A historical site about early London coffee houses and taverns and will also link to my current pub history site and also the London street directory
The celebrated Mermaid, in Bread-street, with the history of " the Mermaid Club," has been described in Vol. I. pp. 8-10; its interest centres in this famous company of Wits.
There was another Mermaid, in Cheapside, next to Pauls Gate, and still another in Cornhill. Of the latter we find in Burn's Beaufoy Catalogue, that the vintner, buried in St. Peter's, Cornhill, in 1606, " gave forty shillings yearly to the parson for preaching four sermons every year, so long as the lease of the Mermaid, in Cornhill, (the tavern so called,) should endure. He also gave to the poor of the said parish thirteen penny loaves every Sunday, during the aforesaid lease." There are tokens of both these taverns in the Beaufoy Collection.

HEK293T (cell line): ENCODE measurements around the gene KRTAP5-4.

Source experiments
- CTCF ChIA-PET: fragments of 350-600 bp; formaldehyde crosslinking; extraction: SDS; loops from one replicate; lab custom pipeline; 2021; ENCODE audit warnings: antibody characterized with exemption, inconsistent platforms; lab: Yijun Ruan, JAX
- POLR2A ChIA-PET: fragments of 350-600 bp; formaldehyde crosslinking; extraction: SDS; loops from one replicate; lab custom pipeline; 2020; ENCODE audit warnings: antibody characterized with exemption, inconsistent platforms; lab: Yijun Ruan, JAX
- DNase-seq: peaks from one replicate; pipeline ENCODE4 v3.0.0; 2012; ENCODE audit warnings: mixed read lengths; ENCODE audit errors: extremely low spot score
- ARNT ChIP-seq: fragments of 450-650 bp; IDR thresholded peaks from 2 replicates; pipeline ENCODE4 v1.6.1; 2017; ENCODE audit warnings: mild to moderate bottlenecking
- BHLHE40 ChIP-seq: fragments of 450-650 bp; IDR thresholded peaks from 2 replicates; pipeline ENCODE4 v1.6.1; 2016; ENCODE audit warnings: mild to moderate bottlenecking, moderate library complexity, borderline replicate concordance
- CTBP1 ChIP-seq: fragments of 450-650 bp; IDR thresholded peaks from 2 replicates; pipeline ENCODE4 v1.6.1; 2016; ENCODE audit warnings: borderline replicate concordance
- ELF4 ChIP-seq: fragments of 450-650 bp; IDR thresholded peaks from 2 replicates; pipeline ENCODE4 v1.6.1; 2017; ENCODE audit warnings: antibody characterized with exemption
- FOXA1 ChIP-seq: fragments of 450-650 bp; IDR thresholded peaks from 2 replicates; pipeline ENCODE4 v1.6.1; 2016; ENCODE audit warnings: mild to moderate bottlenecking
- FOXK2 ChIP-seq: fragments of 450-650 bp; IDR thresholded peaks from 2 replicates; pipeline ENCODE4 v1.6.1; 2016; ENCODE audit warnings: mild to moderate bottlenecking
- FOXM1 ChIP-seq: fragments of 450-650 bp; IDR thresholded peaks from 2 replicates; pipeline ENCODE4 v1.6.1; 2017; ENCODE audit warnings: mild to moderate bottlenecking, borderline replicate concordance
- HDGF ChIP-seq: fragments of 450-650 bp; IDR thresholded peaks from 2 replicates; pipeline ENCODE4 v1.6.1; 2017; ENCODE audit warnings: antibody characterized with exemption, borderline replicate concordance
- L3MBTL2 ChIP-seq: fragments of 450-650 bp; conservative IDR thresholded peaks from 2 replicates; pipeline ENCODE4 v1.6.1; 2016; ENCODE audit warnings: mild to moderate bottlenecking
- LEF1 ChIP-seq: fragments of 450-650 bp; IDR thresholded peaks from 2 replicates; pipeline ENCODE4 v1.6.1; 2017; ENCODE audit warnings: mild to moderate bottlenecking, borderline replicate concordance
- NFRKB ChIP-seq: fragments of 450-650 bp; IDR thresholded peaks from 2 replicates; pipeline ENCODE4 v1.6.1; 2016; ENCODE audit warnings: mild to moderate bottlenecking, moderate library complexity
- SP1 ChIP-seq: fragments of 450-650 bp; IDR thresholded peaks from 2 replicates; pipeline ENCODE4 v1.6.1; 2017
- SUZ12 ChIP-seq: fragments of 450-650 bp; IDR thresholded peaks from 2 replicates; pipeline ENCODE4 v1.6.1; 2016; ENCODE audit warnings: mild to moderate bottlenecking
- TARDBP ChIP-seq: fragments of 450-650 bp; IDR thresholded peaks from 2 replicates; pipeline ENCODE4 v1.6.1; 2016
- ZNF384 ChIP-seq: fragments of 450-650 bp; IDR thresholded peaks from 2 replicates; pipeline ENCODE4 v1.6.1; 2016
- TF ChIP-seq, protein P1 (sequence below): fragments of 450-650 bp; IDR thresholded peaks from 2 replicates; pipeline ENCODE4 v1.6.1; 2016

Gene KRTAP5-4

Lots of references are made to two sources on the
Edward Callows, Old London Taverns &
John Timbs, Club life of London Volume 2